Thank you for your kind words eq2.
When going to stores to collect corr.cb, the first kind I picked are the double ply corrugated cb which I find will supply more air between the layers.

    Bookmark   November 15, 2013 at 10:45PM
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jasdip

Otis, I'm thinking of lining the bottom of the blue bin with cardboard. It will get wet and break down over time, of course. I'll find a lid of some kind to put under the blue bin so that the castings/worms don't fall through the holes.

I'm still unsure why plastic wouldn't work, as it won't have a lid........:(

    Bookmark   November 17, 2013 at 12:57PM
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11otis

Is there a reason why you cannot just plug the holes? Maybe use a real sticky tape on 1 side, fill the hole with caulking or putty and when almost set, another layer of tape on the other side. You can line the flat bottom with plastic before you put the cb down to prolong the life of the tapes but I wouldn't use a plastic bag to line the entire bin.
A plastic bag will have creases and worms and babies will get trapped in the creases and will not be able to get out and NO OXYGEN. Trapped in corr.cb doesn't matter because as we know cb is porous and decomposes. Just my 2 cents.
I am not opposed to plugging/getting rid of the holes because I have several not so small bins with no drainage holes myself and so far after at least a couple of years they're still OK..

    Bookmark   November 17, 2013 at 2:12PM
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chuckiebtoo

I fail to understand WHY anyone doesn't WANT holes in the bottom. They'll get clogged up by vc anyway if not just gigantic.

My bins have holes on ONE end at each corner...about twice as big as this > O Holes are also an excellent indicator IF too much water is in there.

Lastly, worms ain't gonna try to escape UNLESS they need to get the hell outa there. It is, after all, a resort area for them....not prison. Unless you're REALLY screwing up.

Chuckiebtoo

I added this pic to show how much drainage occurred with the bin resting atop a beverage box (beer, I think)
for about 6 months.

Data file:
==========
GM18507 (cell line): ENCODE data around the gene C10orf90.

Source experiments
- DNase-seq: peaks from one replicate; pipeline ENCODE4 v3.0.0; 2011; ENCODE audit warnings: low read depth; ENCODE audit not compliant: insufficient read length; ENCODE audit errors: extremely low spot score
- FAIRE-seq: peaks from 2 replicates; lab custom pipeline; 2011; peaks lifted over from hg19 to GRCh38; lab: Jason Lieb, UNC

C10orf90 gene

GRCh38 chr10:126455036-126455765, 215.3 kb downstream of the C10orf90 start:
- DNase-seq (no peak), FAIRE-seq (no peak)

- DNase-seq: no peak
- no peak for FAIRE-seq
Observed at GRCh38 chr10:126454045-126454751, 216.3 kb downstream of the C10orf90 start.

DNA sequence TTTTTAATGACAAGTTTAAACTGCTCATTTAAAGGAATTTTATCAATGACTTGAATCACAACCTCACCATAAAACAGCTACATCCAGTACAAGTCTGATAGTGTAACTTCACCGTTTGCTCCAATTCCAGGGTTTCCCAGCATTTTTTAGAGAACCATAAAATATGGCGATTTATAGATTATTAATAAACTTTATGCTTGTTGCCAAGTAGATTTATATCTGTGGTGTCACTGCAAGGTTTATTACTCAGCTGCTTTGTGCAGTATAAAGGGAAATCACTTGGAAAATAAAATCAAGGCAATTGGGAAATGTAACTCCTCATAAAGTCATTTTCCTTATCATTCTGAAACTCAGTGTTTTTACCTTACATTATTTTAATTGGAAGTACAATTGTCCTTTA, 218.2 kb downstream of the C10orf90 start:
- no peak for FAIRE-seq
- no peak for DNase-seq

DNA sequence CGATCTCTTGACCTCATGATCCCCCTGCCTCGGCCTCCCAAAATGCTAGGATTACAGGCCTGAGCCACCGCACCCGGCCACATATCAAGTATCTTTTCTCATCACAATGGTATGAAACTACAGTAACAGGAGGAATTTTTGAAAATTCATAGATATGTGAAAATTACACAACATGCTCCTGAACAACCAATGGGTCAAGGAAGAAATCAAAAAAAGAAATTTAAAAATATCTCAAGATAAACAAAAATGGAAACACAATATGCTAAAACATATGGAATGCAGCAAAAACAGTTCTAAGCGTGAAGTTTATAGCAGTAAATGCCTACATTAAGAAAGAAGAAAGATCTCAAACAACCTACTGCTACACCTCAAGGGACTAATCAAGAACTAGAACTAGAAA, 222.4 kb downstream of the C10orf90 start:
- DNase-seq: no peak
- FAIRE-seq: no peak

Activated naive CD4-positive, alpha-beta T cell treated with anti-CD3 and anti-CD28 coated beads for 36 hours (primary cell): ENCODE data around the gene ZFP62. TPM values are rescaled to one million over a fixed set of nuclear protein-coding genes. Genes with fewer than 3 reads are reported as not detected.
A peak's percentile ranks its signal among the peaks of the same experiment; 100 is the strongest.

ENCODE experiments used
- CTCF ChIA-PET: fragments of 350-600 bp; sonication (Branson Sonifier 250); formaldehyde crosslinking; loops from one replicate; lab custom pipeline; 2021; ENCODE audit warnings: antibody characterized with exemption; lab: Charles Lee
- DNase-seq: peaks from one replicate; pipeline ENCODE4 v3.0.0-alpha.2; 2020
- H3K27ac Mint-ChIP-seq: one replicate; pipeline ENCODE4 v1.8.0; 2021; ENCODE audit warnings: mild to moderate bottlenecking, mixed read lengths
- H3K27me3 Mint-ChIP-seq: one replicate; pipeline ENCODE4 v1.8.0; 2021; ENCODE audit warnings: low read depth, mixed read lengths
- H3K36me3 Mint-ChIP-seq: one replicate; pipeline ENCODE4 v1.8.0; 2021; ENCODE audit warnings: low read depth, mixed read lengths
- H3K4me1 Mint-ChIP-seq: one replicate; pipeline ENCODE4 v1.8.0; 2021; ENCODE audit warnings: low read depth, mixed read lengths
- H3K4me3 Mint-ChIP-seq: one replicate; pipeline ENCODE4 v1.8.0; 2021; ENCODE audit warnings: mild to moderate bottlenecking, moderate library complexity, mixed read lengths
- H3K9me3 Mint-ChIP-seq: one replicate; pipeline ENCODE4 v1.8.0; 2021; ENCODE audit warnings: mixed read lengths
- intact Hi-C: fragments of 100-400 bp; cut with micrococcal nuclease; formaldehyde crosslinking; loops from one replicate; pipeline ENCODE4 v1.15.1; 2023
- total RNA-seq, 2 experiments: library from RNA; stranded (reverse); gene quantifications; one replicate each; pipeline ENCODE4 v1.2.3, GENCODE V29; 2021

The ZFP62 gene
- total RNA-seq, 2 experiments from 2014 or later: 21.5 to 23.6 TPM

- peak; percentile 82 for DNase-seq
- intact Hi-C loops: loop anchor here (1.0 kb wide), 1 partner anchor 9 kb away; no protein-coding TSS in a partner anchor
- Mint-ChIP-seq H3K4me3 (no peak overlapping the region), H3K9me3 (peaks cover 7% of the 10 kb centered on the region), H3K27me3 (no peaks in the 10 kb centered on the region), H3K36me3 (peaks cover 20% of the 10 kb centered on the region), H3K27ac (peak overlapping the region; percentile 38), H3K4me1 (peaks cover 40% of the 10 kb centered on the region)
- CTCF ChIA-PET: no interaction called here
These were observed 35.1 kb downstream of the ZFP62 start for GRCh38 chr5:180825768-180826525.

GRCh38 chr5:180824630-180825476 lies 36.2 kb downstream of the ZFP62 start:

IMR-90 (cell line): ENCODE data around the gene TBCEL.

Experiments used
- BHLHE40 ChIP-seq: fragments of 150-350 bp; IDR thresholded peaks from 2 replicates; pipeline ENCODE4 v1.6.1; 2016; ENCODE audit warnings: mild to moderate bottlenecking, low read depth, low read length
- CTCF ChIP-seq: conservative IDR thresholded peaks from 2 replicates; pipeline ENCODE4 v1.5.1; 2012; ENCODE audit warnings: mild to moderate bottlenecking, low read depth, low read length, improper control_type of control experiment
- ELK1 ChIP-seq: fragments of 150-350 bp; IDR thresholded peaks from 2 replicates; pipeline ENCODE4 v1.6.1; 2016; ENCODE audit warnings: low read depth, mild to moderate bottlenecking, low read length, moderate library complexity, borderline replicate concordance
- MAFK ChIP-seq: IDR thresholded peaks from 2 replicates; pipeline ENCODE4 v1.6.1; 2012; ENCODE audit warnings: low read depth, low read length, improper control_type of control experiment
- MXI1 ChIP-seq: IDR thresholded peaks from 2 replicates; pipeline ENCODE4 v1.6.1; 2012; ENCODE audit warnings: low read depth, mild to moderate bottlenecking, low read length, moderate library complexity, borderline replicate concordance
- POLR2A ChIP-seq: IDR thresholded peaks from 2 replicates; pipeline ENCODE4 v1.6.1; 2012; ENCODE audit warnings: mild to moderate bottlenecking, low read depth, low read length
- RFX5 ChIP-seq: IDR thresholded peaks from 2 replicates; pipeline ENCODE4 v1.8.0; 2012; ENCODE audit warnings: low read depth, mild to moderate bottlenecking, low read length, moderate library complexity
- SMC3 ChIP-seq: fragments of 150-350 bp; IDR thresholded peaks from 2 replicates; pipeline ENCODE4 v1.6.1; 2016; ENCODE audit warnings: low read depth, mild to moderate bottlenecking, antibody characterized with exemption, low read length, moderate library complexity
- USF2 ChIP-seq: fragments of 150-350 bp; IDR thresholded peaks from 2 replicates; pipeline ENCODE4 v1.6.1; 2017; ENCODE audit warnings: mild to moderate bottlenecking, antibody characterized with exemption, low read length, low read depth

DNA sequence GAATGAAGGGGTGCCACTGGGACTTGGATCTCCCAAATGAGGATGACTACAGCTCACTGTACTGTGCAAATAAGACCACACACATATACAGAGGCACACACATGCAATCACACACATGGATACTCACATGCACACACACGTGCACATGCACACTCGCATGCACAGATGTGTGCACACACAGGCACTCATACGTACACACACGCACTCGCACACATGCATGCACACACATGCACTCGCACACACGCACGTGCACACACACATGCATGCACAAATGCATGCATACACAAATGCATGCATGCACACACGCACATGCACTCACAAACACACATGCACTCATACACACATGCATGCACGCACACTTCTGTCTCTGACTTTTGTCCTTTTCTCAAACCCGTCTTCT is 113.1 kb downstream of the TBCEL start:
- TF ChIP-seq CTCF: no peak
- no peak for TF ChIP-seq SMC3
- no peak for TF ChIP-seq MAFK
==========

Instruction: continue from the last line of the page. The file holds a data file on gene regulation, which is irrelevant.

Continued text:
(from the old days using 6 holes in the bottom)

This post was edited by chuckiebtoo on Sun, Nov 17, 13 at 15:58

    Bookmark   November 17, 2013 at 3:51PM
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hummersteve

Certainly adding some cardboard should take care of your problem with the large holes worms should stay put.

Since Ive been doing VC I have had no drainage yet my worms have been giving me some nice havests. At times when a lot of worms congregate on and around the lid I would remove the lid and let it air out for a bit and this method seems to work well for me. Did I mention mine is inside? In this bin which is plastic 24x17x7 9gal I felt it time to spit the troops so I now have a 19gal rubberized tote in which I did drill a few holes in bottom just in case . Afraid not to I suppose. In this bin I have egg shell cartons as the bottom layer and mulched leaves on top and squash on top of that. I mention this in reference to an experiment Im trying and explain in the next paragraph.

Since I viewed a similar youtube vid which had egg cartons and squash and nothing else added in an experiment to see how long it would take to turn the mix into pure castings [47days]. It was presented in a nice time lapse showing each day so I couldnt resist a similar experiment. Im not versed in time lapse but I may do a photo log and present at some future time. I started mine on the 11-15 after letting the squash sit for a few days before adding at least 1/2 lb of worms or about 500 Im guessing. I have noticed that all sections of squash have worms working them.

    Bookmark   November 18, 2013 at 12:18PM
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jasdip

Steve, that's an interesting experiment. I'm on a break, with doing my harvesting. I filled my bin with shredded newspaper, egg cartons and leaves. I generally give them a day to get used to their new digs, then I'll give them some food from the freezer tomorrow.

Did you just lay down your egg cartons, whole? I break mine up, but I do have the lid part that I'll put in there just for kicks, thanks to you.

    Bookmark   November 18, 2013 at 3:18PM
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11otis

jasdip: So, is it done? Somehow I got an inkling you missed my reply from Sun, Nov 17, 13 at 14:12

    Bookmark   November 19, 2013 at 4:56PM
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jasdip

Got 'er done Otis. I had a green wormbin that I used for storing extra flower pots. I piled them in the blue recycling bin, and used the worm bin for its intended use when I did my harvest. So one green bin has the finished compost and the other has the lads. I fed them today for the first time since I harvested and there was nary one to be seen on the lid. They're chowing down on the leaves and newspaper and egg cartons. I gave them some cantaloupe rinds for being so good :)

    Bookmark   November 20, 2013 at 1:52PM